The above reported table shows, in the first column, January’s lognormal returns calculated for the S&P500 while the second one lists the total return for each year. The right hand side of the table provides the same calculations but based on the NASDAQ Composite index. First of all, it is worth noting that, over the last 11 years, the average return for the S&P500 index has been +4.89% while the NASDAQ Composite yielded an average of +6.78%. Secondly, both equity indices have experienced similar fluctuations during the crises but the NASDAQ has consistently outperformed the S&P500 since the 2012 so far. The following chart plots the success/failure rates of the January Barometer theory applied to the aforementioned asset classes over the last 11 years:

success/failure rate: S&P500, NASDAQ

The success rate for both S&P500 and NASDAQ Composite is 54.5% while the failure rate is 45.5%. These numbers simply mean that the JB theory held true for 6 years but it unsuccessfully predicted yearly returns in 5 occasions. Nevertheless, the 54.5% success rate definitely does not fall within the category “reliable strategies” but different results could potentially come from different markets. The next table presents the results of our analyses on the German DAX30 and the British FTSE100:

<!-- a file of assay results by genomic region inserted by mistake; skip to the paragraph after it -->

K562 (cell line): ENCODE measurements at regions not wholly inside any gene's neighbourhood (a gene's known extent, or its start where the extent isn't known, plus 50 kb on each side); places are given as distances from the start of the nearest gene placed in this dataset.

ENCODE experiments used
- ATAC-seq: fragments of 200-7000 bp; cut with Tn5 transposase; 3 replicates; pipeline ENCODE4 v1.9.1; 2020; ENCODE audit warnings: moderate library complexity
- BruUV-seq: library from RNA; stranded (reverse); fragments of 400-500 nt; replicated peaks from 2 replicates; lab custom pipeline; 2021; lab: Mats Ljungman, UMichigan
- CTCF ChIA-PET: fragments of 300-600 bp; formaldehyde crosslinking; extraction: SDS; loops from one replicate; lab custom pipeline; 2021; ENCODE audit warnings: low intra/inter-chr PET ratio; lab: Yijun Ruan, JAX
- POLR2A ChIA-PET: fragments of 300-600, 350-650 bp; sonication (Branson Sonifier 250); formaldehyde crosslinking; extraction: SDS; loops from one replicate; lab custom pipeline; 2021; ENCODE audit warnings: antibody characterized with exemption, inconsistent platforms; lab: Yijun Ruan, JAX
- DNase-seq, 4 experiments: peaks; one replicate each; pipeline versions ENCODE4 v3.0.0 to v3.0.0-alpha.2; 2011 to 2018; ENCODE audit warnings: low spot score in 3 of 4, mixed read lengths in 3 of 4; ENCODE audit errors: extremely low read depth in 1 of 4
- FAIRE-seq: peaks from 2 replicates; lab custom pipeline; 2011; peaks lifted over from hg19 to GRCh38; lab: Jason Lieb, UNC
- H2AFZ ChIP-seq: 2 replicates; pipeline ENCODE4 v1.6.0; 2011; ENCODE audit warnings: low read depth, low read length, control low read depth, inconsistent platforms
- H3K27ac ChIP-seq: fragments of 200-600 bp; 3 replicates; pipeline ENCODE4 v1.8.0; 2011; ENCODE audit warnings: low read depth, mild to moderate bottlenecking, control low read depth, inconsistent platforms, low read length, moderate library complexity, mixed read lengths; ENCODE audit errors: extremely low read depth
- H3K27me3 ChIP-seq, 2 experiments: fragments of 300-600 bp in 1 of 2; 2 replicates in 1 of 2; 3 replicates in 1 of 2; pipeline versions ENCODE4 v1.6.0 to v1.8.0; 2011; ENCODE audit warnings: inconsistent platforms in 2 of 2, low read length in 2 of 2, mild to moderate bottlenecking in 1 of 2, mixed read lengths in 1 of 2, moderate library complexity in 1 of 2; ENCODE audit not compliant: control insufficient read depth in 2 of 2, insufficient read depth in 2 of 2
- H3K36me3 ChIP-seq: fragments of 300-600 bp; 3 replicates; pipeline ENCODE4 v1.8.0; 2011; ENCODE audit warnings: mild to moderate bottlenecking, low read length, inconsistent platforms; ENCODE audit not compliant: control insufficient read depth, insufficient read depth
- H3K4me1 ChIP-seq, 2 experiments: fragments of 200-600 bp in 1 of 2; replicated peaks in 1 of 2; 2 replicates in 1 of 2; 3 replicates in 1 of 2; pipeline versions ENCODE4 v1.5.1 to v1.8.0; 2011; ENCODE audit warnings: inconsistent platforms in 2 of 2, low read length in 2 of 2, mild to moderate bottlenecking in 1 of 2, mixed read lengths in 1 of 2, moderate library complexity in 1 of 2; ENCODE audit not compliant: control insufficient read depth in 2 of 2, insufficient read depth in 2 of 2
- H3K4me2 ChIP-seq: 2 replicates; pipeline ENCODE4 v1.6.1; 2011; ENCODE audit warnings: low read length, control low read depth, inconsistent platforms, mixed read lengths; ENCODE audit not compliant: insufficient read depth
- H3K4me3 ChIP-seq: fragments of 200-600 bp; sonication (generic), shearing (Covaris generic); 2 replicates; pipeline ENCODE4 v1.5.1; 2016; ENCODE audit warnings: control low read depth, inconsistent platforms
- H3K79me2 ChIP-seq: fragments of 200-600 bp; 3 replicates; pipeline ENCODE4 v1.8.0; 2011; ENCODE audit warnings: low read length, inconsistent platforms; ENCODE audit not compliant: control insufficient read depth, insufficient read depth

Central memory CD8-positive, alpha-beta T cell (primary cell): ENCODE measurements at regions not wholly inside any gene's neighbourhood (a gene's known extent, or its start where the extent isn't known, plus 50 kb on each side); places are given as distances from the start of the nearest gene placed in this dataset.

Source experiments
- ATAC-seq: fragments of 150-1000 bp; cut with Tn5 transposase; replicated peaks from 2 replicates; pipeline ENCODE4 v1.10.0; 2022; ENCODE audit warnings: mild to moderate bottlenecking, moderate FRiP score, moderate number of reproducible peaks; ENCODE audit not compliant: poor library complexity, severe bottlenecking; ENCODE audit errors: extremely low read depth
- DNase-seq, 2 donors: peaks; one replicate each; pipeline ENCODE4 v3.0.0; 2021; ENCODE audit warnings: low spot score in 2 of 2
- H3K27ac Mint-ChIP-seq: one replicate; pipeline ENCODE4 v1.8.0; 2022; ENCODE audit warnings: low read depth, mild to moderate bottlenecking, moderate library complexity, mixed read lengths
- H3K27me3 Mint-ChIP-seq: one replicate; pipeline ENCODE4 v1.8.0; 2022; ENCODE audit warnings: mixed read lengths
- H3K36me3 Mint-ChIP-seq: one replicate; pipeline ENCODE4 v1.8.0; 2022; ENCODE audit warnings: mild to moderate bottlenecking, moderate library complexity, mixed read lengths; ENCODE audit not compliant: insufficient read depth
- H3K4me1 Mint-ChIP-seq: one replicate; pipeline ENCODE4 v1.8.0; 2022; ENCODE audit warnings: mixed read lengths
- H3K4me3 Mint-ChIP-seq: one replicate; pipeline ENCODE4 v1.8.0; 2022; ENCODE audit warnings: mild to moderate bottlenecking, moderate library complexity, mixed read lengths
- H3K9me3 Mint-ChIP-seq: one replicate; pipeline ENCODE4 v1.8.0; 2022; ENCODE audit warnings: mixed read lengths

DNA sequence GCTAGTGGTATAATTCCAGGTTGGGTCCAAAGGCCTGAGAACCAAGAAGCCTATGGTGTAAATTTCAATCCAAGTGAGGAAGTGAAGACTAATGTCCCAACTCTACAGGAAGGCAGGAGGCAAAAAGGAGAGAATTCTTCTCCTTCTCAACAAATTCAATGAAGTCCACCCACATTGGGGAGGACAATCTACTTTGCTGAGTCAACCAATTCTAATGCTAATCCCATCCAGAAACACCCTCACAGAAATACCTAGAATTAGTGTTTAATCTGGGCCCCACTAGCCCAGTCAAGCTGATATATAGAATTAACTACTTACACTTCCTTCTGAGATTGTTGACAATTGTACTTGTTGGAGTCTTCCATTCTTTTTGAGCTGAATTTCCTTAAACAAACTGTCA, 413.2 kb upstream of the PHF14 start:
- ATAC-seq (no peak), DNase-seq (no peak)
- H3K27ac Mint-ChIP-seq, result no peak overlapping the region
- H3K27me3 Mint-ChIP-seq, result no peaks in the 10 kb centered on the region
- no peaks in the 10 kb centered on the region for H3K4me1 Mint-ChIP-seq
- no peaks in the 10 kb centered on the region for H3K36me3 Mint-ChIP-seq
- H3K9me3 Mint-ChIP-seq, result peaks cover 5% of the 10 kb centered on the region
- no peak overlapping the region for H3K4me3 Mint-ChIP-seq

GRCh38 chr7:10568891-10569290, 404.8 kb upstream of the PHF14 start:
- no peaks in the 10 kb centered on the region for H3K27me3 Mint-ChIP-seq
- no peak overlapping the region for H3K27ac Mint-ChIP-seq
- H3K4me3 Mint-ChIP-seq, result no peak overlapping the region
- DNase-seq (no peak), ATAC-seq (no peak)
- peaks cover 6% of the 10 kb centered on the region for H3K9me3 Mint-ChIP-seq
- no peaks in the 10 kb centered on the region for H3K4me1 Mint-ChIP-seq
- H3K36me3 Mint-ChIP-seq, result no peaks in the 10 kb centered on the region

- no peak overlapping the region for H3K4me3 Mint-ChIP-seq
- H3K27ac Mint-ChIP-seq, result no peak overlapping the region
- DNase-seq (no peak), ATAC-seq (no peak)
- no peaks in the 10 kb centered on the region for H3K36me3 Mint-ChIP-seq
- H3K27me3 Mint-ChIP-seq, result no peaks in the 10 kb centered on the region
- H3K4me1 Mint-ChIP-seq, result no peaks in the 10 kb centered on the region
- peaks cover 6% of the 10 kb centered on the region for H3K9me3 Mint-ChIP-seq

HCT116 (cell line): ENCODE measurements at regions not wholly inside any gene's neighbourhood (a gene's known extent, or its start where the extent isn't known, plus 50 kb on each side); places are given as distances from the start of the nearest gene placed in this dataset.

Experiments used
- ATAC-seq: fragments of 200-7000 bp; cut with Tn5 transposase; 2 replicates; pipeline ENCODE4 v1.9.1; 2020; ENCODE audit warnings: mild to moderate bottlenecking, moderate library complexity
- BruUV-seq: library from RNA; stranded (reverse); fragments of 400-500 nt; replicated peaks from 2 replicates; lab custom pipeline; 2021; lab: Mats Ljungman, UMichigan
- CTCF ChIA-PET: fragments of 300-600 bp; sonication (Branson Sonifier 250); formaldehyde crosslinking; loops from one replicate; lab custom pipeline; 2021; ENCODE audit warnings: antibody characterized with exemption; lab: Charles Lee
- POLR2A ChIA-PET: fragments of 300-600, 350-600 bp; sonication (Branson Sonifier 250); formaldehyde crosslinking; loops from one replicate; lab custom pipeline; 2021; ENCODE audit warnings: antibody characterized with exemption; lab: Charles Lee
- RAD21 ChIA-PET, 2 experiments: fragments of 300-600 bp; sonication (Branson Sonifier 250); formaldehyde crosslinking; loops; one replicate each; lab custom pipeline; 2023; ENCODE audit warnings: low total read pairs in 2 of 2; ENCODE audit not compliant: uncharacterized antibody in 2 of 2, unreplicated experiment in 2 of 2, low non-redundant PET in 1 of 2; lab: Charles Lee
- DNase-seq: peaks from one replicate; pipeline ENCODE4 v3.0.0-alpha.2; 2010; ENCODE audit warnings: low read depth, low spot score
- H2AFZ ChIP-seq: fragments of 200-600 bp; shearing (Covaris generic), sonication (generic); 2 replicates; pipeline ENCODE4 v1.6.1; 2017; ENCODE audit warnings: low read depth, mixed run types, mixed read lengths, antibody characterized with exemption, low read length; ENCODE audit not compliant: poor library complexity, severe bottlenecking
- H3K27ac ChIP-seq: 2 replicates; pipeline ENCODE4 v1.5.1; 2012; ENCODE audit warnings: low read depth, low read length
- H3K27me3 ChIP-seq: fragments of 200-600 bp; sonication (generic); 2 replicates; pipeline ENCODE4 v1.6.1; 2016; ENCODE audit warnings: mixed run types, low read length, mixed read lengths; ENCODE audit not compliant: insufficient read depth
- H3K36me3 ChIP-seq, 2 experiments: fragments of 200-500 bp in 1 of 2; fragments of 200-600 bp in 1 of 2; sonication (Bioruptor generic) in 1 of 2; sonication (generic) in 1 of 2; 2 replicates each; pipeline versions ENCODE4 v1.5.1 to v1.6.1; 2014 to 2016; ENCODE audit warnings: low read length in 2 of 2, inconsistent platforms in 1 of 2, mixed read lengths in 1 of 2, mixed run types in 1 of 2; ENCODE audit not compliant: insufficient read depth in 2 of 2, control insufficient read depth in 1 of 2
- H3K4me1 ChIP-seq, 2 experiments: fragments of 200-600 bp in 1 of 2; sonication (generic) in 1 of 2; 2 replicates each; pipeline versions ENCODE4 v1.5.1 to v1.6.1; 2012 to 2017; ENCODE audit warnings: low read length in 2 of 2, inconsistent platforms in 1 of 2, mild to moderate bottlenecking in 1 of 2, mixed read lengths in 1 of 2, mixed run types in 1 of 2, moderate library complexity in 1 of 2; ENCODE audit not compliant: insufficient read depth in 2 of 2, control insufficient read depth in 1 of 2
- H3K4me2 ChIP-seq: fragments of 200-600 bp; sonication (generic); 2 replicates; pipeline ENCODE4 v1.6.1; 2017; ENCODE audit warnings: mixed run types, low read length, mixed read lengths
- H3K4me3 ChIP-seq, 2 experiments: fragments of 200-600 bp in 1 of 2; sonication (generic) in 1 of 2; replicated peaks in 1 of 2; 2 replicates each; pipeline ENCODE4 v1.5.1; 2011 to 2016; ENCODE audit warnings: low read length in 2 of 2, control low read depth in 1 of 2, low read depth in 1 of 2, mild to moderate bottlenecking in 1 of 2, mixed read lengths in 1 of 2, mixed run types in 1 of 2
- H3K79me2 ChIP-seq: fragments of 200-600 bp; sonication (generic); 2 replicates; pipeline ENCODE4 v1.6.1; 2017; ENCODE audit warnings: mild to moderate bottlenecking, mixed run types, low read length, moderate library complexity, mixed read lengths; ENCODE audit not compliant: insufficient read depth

yearly return: DAX, FTSE100

The tables evidently show that during the financial crises in 2008, the selected European markets performed as poorly as their American counterparties (although the British FTSE100 did not violate the –40% threshold). The last 3 years have gone quite well as far as returns are concerned although in the 2014 the British FTSE100 (–2.62%) underperformed the DAX30 (+3.06%). On average, the German index, over the last 11 years, has yielded a +7.26% return while long term investors in the British market managed to gain only +2.34%. The next graph plots the success/failure rates of the January Barometer theory applied on the aforementioned European asset classes:

success/failure rate: DAX, FTSE100

The results are very different from the ones observed for the overseas equity indices. First of all, the JB theory applied to the DAX30 has higher failures (54.5%) than successes (45.5%). In particular, the January Barometer strategy has successfully predicted future returns 5 times but it has failed 6 times implying that even in this market it led to poor results. On the other hand, the JB applied to the British FTSE100 shows a 63.6% winning chance while the losing probability is only 36.4%. In this case, the returns registered in the first month of the year since 2004 proved to be good forecasters for yearly returns. Numerically, the JB strategy would have been profitable in 7 cases while it would have failed only in 4 occasions. The next table lists the historical returns for the AustralAsian region:

yearly return: NIKKEI225, ASX200